Overall, the point that the Godzilla anime trilogy highlighted was that Kaiju are far more than just giant monsters and living natural disasters. They are gods made flesh! When a Kaiju undergoes enough evolution, then they transcend their previous limitations. Each of the classical Kaiju we all grew up with had reached the zenith of their respective evolutions in this anime trilogy. With this knowledge, I have come to accept the changes Toho have made to the classical Kaiju and look forward to which direction they will go in the future.
Here is a prediction video I made regarding the post credits scene at the end of Godzilla: Planet of the Monsters. To add some extra flare, I also included the Mothra song in the video.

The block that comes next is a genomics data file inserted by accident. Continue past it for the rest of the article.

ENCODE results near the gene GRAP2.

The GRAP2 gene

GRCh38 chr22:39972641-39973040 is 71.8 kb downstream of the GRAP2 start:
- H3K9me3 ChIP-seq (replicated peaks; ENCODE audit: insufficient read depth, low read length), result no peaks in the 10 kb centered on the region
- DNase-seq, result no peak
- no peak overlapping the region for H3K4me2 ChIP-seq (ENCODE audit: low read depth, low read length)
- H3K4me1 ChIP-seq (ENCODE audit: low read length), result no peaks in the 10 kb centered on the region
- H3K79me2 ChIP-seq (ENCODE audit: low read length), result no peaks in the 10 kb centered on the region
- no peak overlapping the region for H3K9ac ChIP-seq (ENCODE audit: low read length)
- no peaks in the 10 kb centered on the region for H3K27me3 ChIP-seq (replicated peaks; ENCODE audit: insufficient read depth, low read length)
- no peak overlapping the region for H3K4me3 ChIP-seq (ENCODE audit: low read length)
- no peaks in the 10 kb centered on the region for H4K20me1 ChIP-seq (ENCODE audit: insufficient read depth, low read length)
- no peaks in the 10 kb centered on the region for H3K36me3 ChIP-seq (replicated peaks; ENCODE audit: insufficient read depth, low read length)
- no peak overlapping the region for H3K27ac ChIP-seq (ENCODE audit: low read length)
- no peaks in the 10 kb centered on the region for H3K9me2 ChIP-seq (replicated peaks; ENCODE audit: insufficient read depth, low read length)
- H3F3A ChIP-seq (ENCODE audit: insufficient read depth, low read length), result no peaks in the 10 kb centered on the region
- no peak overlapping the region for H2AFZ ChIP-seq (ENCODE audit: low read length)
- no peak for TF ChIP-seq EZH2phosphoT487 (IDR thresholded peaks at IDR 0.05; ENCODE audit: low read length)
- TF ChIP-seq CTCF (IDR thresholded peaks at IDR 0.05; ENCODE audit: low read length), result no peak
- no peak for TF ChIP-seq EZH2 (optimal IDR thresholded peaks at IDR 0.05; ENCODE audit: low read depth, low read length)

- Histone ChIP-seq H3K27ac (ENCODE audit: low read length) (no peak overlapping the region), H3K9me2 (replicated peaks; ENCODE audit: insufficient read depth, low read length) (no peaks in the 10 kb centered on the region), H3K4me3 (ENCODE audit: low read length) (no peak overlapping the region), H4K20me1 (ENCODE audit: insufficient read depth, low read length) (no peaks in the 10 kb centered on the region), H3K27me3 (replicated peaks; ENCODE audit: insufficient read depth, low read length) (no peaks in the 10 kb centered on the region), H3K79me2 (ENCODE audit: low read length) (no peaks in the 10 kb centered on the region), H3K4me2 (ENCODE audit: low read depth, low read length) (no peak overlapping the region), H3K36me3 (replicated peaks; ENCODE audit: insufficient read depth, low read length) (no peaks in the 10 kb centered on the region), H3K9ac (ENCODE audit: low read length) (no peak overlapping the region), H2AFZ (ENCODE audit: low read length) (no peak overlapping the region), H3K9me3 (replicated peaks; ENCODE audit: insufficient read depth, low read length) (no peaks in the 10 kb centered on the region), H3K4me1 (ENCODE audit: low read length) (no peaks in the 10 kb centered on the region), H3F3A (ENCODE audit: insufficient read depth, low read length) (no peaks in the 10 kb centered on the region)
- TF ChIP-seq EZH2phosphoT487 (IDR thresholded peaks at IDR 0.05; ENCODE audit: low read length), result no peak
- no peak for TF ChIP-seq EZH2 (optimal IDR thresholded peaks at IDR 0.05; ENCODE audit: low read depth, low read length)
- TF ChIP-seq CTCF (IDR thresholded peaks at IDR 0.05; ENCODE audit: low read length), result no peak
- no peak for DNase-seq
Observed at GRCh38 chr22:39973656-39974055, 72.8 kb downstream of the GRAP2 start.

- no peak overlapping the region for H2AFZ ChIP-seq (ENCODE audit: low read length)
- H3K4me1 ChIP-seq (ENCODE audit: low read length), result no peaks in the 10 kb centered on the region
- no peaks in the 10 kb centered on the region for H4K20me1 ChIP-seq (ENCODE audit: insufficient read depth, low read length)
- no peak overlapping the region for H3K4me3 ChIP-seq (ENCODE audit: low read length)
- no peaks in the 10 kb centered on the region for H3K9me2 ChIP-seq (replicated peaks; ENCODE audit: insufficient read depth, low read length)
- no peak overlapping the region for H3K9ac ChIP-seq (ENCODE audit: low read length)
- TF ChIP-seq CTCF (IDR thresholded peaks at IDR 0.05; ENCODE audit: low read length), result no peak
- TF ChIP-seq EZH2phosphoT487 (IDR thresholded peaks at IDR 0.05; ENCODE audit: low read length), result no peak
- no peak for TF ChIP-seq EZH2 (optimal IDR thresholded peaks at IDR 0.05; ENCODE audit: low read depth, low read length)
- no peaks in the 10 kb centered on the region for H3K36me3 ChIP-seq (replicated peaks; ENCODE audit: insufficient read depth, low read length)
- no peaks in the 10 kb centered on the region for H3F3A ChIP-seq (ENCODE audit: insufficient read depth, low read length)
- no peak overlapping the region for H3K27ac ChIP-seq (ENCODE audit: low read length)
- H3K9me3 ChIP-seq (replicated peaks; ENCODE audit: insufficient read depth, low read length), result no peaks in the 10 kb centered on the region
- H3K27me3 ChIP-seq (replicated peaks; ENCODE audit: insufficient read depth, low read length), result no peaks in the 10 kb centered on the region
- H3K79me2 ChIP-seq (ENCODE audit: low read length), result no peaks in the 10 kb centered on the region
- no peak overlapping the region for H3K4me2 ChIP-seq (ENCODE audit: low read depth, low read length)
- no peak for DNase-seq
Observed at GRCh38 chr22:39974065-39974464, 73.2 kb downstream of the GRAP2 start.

One of my all-time favorite science fiction films was the 1998 TriStar version of Godzilla. I am among countless fans who regard the Kaiju in the film as Godzilla in name only and not a true Godzilla. This “Godzilla” is not invulnerable and has no atomic breath. Still, despite this, I thoroughly enjoy this film and the Kaiju in it. It was unique and interesting as its own character and Matthew Broderick was a fun actor. My all-time favorite parts were when the Kaiju arrived in New York and the entire city was reeling from their first encounter with a Kaiju. I would recommend this film to anyone who is seeking a good and epic monster movie.